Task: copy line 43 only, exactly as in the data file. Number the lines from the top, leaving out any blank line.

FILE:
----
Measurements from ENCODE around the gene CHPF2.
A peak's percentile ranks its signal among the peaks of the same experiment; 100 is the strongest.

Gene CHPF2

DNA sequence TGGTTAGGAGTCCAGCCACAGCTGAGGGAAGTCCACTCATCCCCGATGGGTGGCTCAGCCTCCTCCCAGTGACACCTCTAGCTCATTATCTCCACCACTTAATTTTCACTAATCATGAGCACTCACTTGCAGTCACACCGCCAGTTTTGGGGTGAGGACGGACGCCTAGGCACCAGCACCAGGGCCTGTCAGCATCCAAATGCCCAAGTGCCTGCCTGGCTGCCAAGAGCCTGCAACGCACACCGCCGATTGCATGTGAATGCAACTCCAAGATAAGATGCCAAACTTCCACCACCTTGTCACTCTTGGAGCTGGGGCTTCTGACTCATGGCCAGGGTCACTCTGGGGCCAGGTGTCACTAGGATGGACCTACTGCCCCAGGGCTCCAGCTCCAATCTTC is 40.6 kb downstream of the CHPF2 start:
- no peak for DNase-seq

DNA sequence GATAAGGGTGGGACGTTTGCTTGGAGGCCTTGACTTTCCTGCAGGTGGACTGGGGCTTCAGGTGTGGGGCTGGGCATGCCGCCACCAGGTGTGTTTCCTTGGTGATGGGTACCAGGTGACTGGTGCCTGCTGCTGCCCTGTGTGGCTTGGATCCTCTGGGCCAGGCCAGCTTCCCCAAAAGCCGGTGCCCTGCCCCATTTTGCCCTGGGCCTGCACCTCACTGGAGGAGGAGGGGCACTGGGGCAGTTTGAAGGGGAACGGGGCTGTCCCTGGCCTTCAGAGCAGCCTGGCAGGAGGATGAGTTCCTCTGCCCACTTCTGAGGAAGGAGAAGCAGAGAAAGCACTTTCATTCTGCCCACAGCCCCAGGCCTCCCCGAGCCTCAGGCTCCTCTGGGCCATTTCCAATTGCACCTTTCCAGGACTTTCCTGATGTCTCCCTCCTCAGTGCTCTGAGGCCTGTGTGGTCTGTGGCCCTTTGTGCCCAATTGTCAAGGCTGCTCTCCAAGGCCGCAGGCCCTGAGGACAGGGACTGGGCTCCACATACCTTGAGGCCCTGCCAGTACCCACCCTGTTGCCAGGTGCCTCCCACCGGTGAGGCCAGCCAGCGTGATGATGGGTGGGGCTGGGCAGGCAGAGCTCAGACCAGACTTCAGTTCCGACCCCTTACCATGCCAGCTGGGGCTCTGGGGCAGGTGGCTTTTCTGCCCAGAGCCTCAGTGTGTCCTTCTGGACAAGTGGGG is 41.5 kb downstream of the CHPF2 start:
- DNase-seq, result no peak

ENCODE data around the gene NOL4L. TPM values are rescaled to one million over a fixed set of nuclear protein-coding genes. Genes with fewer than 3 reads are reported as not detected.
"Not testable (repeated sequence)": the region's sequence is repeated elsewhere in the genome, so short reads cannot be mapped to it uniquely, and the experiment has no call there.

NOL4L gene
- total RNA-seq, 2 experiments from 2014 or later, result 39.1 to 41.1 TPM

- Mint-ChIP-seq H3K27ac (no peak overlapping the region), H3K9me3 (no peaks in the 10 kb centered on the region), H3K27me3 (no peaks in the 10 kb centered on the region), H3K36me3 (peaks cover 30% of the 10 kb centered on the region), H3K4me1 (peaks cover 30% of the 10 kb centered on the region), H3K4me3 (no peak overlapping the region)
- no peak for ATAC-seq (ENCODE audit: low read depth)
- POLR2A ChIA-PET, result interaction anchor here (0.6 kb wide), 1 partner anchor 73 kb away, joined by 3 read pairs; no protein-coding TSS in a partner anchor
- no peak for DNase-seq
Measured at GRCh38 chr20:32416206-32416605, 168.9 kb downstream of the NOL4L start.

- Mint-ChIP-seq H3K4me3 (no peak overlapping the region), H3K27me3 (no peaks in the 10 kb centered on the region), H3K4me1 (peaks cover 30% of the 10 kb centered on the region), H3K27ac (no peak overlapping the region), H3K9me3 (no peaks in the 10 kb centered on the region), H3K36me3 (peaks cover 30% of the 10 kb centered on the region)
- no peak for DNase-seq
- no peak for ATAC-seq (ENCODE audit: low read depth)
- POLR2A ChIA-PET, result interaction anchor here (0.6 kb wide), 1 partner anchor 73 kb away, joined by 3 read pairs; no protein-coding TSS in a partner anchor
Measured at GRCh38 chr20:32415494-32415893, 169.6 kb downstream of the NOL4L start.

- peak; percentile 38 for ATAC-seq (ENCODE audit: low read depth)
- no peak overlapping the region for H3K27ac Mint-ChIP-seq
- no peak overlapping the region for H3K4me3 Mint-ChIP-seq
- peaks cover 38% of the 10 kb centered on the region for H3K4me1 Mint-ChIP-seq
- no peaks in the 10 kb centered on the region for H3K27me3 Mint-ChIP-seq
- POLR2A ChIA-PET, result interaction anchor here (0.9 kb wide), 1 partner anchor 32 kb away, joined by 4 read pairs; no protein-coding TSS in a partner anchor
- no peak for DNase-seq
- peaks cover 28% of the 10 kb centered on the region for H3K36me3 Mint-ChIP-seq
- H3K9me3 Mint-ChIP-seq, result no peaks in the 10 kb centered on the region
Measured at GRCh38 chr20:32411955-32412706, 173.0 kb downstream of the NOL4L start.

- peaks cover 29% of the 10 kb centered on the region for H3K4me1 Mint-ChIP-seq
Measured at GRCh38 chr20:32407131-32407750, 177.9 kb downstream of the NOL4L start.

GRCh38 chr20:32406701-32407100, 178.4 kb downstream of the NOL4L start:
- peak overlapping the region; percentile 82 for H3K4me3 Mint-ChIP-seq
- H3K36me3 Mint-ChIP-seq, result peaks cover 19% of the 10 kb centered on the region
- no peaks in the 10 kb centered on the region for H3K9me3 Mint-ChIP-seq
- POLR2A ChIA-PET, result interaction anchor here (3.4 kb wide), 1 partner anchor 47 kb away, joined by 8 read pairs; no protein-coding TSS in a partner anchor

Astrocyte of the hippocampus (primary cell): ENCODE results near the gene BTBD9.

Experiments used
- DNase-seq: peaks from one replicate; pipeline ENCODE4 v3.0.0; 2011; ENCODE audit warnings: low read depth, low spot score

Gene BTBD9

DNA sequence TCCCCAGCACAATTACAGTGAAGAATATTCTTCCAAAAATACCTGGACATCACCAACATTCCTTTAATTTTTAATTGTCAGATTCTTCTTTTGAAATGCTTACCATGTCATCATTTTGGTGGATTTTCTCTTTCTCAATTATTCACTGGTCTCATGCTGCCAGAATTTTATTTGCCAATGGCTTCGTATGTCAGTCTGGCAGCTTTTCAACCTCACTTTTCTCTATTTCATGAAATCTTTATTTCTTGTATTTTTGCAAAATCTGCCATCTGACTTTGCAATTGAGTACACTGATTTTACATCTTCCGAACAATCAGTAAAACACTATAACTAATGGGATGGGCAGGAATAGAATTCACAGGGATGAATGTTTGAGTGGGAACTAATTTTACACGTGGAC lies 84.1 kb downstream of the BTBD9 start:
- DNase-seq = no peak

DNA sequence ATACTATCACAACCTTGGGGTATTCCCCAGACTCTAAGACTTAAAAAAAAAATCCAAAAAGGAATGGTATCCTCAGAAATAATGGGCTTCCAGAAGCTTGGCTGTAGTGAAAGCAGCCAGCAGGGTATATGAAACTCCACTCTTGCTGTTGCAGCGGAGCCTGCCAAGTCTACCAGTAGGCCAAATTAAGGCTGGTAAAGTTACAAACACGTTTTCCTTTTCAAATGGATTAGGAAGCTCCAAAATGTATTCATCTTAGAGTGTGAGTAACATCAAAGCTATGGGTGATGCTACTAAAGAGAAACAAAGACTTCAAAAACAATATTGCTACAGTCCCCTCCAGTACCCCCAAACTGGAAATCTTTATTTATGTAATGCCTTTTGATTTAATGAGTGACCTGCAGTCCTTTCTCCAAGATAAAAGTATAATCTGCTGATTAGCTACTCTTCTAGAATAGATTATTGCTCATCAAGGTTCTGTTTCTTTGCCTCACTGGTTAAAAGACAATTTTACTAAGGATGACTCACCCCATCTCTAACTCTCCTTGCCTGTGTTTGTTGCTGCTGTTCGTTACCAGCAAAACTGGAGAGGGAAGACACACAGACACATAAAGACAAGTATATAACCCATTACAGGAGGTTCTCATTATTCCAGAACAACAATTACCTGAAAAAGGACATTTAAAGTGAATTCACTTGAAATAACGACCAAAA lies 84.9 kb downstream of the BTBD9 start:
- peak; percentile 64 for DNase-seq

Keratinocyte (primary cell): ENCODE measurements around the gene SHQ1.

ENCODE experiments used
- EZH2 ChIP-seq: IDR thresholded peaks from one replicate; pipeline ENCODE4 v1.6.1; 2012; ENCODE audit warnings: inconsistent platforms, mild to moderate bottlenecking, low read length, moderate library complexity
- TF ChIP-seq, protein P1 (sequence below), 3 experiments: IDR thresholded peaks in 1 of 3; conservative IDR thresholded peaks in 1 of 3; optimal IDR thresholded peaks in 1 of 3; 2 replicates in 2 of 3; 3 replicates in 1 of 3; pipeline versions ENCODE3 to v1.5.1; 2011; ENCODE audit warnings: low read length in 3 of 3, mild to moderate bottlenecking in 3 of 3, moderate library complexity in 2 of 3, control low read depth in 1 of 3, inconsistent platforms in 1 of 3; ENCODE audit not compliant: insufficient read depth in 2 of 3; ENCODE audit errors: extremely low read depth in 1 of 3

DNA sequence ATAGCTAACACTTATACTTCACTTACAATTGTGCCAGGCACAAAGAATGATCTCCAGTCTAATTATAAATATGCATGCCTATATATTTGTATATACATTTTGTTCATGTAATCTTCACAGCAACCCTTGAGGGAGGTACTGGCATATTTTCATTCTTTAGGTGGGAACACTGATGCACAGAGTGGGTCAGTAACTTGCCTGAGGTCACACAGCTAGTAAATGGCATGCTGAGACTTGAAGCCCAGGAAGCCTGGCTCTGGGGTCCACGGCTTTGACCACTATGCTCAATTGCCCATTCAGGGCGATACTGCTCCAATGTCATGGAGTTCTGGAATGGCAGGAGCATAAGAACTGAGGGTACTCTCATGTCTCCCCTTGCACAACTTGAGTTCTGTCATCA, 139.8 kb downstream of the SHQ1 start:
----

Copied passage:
DNA sequence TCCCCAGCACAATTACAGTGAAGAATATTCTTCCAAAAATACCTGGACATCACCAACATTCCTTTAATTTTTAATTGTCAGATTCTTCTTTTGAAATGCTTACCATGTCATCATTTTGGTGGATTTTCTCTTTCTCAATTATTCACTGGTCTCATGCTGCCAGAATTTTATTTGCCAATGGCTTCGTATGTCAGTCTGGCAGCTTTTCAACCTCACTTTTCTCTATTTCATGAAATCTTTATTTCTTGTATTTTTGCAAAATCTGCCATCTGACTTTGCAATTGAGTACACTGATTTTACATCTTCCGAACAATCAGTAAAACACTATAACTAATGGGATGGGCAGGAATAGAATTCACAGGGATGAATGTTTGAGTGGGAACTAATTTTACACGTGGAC lies 84.1 kb downstream of the BTBD9 start: